“Typically, there’s a standards process – and these licensed and unlicensed bands are handled by entirely different bodies, and LTE-U skipped both of them. It’s not in 3GPP nor is it in IEEE. It’s just a proprietary technology that Qualcomm and Ericsson are just putting out there all of a sudden,” Calabrese said.
This isn’t to say that the U.S. wireless industry is in lock step on this technology, he added – Verizon and T-Mobile are both reliant on Ericsson as a primary infrastructure vendor, while Sprint and AT&T are not. (Nevertheless, AT&T has joined the pro-LTE Evolve Coalition and begun its own tests of the technology.)
By contrast, LTE-U’s opposition has generally remained united. Philip Berenbroick, a counsel for government affairs at advocacy group Public Knowledge, said that the technology might not cross legal boundaries, but it could easily break the unwritten rules.
“There’s a general etiquette in the unlicensed space that you don’t disrupt licensed or other unlicensed services,” he said. “We would like to see LTE-U comply with the etiquette that is pervasive in that band.”
A protocol called “Listen-Before-Talk” could be key to resolving the problem, Berenbroick argued. LBT, which makes transmitters ensure their channels are clear before sending their data, is referred to as a “politeness protocol” in the wireless industry. It provides an even-handed way of ensuring the best possible shared access to a given piece of spectrum, and is legally mandated in the European Union and Japan, though not in the U.S., China or South Korea. An alternative to LTE-U, called LAA, or license-assisted access, incorporates LBT as a safeguard against interference. (LAA is currently under consideration by 3GPP, one of the standards groups that LTE-U’s backers bypassed.)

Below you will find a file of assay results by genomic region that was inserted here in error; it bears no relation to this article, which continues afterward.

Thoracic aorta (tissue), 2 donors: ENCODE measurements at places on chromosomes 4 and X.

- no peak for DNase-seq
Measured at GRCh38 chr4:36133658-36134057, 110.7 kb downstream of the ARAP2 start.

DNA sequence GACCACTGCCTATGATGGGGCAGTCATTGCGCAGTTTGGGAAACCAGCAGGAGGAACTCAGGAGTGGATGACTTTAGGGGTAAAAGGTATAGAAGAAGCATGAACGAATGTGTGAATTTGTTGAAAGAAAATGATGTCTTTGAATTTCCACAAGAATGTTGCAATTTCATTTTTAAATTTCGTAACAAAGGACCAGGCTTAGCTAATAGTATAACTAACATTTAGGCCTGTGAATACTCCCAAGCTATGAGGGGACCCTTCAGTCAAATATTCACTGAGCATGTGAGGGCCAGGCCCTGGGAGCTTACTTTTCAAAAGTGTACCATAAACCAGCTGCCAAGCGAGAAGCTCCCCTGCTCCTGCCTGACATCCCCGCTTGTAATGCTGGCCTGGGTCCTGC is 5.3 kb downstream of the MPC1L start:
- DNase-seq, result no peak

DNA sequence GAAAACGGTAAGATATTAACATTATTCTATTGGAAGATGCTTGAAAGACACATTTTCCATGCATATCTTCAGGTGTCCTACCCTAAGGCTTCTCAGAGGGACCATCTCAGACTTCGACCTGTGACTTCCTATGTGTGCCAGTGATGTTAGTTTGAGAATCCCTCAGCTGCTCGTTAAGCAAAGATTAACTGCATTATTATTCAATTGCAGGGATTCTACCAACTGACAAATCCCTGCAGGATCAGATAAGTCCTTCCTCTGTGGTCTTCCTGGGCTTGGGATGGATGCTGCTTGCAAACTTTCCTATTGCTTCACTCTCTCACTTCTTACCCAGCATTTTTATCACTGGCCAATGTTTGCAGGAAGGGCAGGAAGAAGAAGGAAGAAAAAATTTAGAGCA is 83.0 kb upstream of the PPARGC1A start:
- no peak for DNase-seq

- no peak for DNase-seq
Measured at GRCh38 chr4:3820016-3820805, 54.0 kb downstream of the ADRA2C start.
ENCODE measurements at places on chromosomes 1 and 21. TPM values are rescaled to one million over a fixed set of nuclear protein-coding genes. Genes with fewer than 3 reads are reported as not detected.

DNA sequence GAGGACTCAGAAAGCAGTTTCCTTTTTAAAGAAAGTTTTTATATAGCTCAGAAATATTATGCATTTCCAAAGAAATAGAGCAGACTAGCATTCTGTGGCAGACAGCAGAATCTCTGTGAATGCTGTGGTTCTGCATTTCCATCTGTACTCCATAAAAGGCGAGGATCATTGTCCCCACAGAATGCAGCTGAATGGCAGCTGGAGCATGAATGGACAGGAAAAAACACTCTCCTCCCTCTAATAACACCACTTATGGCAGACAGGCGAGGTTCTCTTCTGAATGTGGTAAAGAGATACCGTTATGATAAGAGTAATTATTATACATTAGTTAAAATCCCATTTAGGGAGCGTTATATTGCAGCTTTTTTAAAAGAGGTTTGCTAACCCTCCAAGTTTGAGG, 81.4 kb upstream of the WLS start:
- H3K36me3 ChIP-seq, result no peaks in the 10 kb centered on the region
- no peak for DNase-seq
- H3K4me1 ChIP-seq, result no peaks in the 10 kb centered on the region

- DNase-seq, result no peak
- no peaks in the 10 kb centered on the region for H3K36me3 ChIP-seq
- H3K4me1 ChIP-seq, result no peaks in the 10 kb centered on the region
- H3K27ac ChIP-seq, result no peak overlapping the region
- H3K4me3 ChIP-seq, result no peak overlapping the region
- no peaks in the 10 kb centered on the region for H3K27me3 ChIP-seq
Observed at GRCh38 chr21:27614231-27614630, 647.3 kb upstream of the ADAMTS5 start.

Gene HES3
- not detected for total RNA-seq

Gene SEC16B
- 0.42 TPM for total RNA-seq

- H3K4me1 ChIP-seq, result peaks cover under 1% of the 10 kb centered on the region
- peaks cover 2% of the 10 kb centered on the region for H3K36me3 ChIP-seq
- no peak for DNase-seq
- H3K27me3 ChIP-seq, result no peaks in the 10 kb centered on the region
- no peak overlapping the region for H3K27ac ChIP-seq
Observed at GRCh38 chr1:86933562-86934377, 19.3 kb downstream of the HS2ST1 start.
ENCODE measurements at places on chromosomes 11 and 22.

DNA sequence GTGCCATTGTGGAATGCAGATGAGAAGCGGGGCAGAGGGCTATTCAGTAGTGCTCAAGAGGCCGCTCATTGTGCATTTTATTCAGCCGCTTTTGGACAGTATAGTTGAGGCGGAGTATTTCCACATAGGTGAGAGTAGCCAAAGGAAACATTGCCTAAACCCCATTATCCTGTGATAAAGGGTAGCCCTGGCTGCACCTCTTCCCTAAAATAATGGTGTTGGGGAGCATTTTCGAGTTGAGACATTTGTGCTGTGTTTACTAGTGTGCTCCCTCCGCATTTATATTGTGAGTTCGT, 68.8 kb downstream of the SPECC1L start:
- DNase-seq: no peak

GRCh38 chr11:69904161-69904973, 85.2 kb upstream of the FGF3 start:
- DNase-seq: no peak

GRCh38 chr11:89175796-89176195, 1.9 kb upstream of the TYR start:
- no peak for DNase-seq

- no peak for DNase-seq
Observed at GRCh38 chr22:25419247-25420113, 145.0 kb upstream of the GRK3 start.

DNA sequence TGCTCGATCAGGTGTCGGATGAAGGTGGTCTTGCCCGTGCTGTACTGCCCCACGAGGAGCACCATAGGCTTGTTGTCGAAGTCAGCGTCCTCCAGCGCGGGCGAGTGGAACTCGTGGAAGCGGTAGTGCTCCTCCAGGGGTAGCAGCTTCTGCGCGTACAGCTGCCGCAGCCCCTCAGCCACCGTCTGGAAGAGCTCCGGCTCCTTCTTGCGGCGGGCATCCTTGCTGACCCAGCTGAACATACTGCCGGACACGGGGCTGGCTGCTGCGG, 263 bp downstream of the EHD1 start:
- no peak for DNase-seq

“Because they don’t check for other users that are using the bandwidth first, [LTE-U transmitters] can have the effect of slowing or degrading other unlicensed traffic that’s out there,” Berenbroick told Network World. “We would like to see LTE-U observe Listen-Before-Talk.”
LTE-U, instead, uses a coexistence protocol called “duty cycling,” which simply creates pre-set on and off periods for an LTE transmitter – the lengths of which are controlled entirely by the carrier. That’s not good enough, according to Jennifer Andreoli-Fang, principal architect at CableLabs, a cable-industry-backed research group.
“There is no requirement to share fairly in time, to avoid interrupting Wi-Fi transmissions mid-stream, or to adapt to different levels of Wi-Fi usage and traffic,” she wrote in a September blog post.
The concerns over LTE-U are unlikely to die down soon; reports indicate that Verizon and T-Mobile may start using the technology as early as next year, and although FCC Chairman Tom Wheeler has been reluctant to get involved with the issue, he stated that the wireless industry risks further regulation if the rights of existing unlicensed users aren’t sufficiently protected.
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